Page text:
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Stem-cell transplants help some with Richter’s syndrome

NEW YORK (Reuters Health) – Autologous or allogeneic stem-cell transplants (SCT) were effective consolidation therapies for some patients with Richter’s syndrome (transformed chronic lymphocytic leukemia) in a retrospective study from Europe.

Researchers in the European Group for Blood and Marrow Transplantation studied 34 patients who had autoSCT and 25 who had alloSCT for Richter’s syndrome.

“Richter’s syndrome is a rare disease, so it has been difficult to assess the impact of different treatment strategies from single center studies,” lead investigator Dr. Kate Cwynarski from Royal Free Hospital, London, UK, told Reuters Health by email. “We are grateful for the involvement of patients and medical colleagues who have participated in our EBMT multicenter study that is the largest recorded to date.”

While the results show that patients with chemosensitive Richter’s syndrome appear to benefit from consolidation with stem-cell transplant strategies, she said, “Presently it is unclear which patients benefit from autoSCT versus alloSCT.”

“Prolonged survival is seen in a proportion of patients, and studies are ongoing to identify biological factors in the disease that may predict for improved outcome,” Dr. Cwynarski said.

More than 90% of both transplant groups had sustained engraftment (92% after alloSCT; 97% after autoSCT). Primary nonengraftment occurred only once, after alloSCT.

Estimated three-year overall survival was 36% after alloSCT, and nonrelapse mortality was 26%. The relapse rate was 47%, and relapse-free survival was 27% at three years.

After autoSCT, overall survival was 59% at three years. Nonrelapse mortality at three years was 12%, 43% of patients relapsed, and the relapse-free survival was 45% at three years.

This 59% overall survival compares favorably with a previously reported survival of less than 25% among chemotherapy-sensitive patients without SCT consolidation in a series from MD Anderson Cancer Center, the researchers note.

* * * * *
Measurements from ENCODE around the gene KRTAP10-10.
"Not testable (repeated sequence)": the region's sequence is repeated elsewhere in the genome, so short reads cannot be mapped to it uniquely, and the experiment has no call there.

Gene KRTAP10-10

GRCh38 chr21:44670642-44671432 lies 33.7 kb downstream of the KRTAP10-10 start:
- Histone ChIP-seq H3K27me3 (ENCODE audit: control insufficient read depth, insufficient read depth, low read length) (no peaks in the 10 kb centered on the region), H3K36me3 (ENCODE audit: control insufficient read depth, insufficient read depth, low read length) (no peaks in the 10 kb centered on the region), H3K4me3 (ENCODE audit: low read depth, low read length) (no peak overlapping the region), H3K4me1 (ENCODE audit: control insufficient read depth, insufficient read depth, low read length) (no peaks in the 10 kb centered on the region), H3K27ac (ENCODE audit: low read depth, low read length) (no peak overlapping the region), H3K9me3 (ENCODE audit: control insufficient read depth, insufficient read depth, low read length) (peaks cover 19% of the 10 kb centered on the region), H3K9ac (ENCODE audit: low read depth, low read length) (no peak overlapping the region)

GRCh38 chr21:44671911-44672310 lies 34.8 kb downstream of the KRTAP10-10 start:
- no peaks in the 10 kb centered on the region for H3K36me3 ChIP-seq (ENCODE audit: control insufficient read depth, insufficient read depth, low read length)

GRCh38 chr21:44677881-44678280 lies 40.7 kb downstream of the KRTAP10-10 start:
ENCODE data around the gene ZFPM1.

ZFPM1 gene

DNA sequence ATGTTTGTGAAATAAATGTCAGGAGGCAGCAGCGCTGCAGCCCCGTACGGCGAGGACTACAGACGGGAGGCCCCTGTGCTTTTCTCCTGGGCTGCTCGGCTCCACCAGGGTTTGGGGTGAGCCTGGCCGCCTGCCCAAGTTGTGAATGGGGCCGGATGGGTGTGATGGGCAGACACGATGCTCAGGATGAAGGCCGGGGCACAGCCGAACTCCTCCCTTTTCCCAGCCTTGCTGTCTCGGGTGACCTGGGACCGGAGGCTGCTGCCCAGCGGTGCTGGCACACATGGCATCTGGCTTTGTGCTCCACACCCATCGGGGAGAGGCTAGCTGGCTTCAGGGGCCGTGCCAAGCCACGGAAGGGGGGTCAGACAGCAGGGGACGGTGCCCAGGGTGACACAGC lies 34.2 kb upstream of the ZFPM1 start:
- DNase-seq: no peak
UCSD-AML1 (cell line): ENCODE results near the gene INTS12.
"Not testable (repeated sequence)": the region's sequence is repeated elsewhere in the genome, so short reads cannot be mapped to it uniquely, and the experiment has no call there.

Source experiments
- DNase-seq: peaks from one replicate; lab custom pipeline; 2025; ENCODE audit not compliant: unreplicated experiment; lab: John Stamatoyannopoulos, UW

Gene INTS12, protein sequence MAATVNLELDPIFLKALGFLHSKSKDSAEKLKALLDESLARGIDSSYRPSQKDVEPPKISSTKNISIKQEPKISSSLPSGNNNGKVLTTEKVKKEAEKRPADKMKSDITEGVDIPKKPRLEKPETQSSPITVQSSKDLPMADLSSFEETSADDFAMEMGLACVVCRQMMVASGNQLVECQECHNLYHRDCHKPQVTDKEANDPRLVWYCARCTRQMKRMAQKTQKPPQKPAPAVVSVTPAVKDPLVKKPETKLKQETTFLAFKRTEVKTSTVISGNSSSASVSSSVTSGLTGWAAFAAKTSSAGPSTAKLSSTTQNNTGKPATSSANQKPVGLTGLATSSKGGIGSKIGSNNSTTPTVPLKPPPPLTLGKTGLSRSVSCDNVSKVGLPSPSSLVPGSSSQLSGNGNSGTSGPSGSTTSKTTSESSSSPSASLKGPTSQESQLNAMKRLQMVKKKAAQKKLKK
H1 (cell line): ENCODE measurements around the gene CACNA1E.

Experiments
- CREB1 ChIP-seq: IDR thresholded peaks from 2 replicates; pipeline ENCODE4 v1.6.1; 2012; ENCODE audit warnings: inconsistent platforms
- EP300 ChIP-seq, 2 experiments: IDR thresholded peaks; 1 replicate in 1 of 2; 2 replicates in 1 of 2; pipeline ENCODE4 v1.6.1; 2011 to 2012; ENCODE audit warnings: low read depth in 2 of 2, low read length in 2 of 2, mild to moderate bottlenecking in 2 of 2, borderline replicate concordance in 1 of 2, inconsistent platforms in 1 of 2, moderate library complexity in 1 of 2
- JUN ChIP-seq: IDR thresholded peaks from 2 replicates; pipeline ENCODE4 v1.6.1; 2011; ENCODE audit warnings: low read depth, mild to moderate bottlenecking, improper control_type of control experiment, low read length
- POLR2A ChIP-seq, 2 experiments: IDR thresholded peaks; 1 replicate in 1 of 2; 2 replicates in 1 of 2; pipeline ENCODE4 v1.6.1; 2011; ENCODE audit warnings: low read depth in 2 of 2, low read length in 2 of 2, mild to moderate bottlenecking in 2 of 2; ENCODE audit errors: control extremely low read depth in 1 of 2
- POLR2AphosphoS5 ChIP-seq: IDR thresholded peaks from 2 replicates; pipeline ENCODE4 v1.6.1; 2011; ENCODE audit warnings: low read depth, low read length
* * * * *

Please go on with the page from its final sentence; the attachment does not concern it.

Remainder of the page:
Their new findings appeared online April 30 in the Journal of Clinical Oncology.

Seven patients (28%) developed grade 2 to 4 acute graft-versus-host disease (GVHD) after alloSCT. Six of 19 evaluable patients developed chronic GVHD.

In the alloSCT group, overall survival was significantly higher when patients underwent transplantation in complete or partial remission than when they were transplanted with progressive disease (41% vs 17%; p=0.047).Only age of 60 years and above had an unfavorable effect on relapse after alloSCT.

In the autoSCT group, there were no significant prognostic factors for overall survival, nonrelapse mortality, relapse risk, and relapse-free survival.

“Presently a number of different chemoimmunotherapeutic strategies are used to treat patients with Richter’s syndrome,” Dr. Cwynarski said. “The decision regarding the intensity of the regimen utilized is affected by a number of factors including the performance status, age, and prior therapies used to treat the CLL if diagnosed prior to Richter’s syndrome.”

But the long-term outcomes of chemoimmunotherapeutic strategies is generally poor, she said, which is why doctors consider consolidation with high dose procedures.

She continued, “The addition of radioimmunotherapy to conditioning of autoSCT has been adopted for patients with transformed B-cell non Hodgkin lymphoma and may improve the outcome for patients undergoing autoSCT for Richter’s syndrome. The use of reduced intensity conditioning approaches is presently being explored and has increased the proportion of patients who may be considered for alloSCT.”

SOURCE: http://bit.ly/KppMWc

J Clin Oncol 2012.